Both are facing a potential death penalty if convicted. The pair are charged with murder, conspiracy and grand theft in connection with the deaths of 7-year-old Joshua “JJ” Vallow and 17-year-old Tylee Ryan. Chad is also charged with murder of his former wife Tammy Daybell.
Prosecutors announced their intent to seek capital punishment in Chad Daybell’s case last August, but Lori Vallow-Daybell's case was on hold at the time because she was undergoing treatment at a mental health facility.
Idaho law enforcement began investigating the Daybells in November 2019 after extended family members reported the children were missing. The children were missing for several months, during which time police said the couple lied about the children's whereabouts, before their bodies were found buried on Chad Daybell's property in rural Idaho.
Chad and Lori Daybell married just two weeks after his previous wife, Tammy Daybell, died unexpectedly. Tammy Daybell's death was initially reported as “natural causes,” but investigators had her body exhumed after growing suspicious when Chad Daybell quickly remarried.
Lori Vallow-Daybell is also charged with conspiracy to commit murder in Arizona in connection with the death of her previous husband. Charles Vallow was shot and killed by Lori Daybell's brother, Alex Cox, who claimed it was self-defense. Cox later died of what police said was natural causes.
Chad Daybell has pleaded not guilty to all the charges, and a judge entered a “not guilty” plea on Lori Vallow-Daybell's behalf after she stood silent when asked for a plea earlier this year.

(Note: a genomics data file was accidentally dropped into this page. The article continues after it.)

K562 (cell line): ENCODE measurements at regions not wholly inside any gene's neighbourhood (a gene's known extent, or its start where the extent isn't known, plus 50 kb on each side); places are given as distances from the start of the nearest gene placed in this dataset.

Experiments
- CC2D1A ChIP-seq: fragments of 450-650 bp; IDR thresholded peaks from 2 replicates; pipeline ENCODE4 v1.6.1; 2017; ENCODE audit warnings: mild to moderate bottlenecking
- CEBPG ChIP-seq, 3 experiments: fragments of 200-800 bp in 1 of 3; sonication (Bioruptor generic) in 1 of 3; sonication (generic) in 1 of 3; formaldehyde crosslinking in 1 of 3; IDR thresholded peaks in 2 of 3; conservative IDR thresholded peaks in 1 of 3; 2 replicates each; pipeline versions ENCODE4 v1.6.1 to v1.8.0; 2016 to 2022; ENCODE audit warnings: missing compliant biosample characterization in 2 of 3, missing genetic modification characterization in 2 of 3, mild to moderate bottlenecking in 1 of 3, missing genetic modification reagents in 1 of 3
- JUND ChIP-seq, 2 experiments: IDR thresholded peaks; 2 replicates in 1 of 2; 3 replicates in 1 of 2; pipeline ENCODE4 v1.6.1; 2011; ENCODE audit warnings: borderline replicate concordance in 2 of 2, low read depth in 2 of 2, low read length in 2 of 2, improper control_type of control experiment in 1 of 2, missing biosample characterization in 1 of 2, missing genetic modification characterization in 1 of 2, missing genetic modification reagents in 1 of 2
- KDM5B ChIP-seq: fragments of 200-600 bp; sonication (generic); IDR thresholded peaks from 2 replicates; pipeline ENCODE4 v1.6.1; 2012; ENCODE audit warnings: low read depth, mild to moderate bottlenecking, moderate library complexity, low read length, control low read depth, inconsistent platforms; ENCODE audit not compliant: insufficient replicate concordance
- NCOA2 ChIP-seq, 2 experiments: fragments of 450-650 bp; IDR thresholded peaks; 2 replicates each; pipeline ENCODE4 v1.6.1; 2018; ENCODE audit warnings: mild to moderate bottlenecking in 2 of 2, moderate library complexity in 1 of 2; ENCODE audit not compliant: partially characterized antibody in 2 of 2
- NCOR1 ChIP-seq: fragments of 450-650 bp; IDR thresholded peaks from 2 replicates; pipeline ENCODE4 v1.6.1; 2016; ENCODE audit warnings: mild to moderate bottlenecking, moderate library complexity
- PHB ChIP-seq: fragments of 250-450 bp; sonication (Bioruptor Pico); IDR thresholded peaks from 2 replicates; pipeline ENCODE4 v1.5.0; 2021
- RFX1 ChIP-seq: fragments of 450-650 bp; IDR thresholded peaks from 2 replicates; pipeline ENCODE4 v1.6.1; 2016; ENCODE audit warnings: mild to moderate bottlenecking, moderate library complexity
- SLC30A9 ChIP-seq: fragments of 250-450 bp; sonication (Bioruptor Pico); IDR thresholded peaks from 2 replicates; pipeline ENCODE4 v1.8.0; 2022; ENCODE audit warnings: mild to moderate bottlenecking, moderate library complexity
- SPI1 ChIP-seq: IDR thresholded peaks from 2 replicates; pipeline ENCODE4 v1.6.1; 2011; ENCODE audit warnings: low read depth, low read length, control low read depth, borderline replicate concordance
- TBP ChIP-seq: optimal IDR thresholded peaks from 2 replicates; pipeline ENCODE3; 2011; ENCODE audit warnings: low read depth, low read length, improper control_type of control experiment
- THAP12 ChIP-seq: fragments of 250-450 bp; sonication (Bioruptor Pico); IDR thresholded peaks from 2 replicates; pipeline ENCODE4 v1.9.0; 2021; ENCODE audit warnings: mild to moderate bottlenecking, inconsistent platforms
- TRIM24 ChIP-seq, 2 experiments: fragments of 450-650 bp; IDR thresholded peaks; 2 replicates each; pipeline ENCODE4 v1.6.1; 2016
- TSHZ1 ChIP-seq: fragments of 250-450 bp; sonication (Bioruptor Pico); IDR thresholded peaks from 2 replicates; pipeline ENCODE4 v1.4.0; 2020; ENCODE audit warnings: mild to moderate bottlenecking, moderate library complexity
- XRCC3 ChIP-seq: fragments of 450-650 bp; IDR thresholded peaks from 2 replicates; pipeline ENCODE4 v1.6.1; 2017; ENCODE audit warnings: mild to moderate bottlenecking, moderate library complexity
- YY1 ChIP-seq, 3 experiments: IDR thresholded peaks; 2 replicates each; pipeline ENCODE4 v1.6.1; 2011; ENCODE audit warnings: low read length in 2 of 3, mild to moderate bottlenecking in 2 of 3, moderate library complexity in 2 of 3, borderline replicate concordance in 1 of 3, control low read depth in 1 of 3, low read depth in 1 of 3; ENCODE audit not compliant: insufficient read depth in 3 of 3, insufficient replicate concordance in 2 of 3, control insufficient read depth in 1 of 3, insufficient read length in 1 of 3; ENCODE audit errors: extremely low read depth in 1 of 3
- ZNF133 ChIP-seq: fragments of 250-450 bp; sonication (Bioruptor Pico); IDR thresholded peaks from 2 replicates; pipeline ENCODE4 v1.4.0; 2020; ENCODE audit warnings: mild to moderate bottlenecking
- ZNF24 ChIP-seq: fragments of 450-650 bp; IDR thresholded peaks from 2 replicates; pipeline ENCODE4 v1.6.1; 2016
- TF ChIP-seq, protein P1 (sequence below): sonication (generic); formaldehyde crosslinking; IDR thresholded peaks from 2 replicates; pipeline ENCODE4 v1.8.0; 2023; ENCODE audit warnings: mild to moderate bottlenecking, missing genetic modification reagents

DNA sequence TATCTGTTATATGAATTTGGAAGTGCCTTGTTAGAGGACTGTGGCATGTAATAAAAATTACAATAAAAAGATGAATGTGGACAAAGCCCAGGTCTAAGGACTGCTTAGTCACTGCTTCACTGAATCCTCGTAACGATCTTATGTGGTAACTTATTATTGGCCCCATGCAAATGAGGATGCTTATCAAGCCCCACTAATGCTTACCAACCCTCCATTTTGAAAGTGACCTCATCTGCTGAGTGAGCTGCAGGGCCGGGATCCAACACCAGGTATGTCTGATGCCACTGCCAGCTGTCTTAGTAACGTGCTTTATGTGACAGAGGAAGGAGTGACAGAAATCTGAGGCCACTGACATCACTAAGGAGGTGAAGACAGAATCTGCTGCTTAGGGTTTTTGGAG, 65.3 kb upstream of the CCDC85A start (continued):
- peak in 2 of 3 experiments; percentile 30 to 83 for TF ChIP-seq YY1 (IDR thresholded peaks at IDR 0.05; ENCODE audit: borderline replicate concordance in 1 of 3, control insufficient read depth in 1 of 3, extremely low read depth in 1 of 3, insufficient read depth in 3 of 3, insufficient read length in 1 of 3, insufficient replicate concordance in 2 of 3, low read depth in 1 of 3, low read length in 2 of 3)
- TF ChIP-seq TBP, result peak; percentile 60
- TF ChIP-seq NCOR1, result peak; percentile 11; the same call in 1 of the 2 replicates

Idaho law allows prosecutors to seek the death penalty if they can show certain “aggravating factors” for crimes like murder or conspiracy to commit murder.
Fremont County, Idaho -- Judge Steven Boyce issued a ruling Friday banning all still and video photography from the courtroom in the Lori Vallow-Daybell and Chad Daybell cases.
"The Court is very concerned that continued visual coverage of this case will impede the ability of the parties to select fair and unbiased jurors," the judge said.
He said there is no indication any orders relating to the media's conduct during hearings in either Vallow-Daybell's or Daybell's cases have been violated. He also said he witnessed no misconduct from the media in the cases.
"The presence of the media during the hearings has in no way interrupted those proceedings, and attending media have been respectful and professional," he said.
However, the judge said the concerns raised by both defense and prosecutions are well founded.
"Upon full consideration of the arguments of the State and Defense, notably concurring with each other, the Court is persuaded that further visual coverage of this case will run afoul of the Court's considerations as set for plainly in I.C.A.R. 45," he said. "The Court determines herein that continued visual coverage of this case poses a great risk to the fair administration of justice in this case, and Defendant Chad Daybell's companion case, which cases are joined for trial. Therefore, continued visual coverage will no longer be permitted."
This ban applies to all future hearings and the trial.
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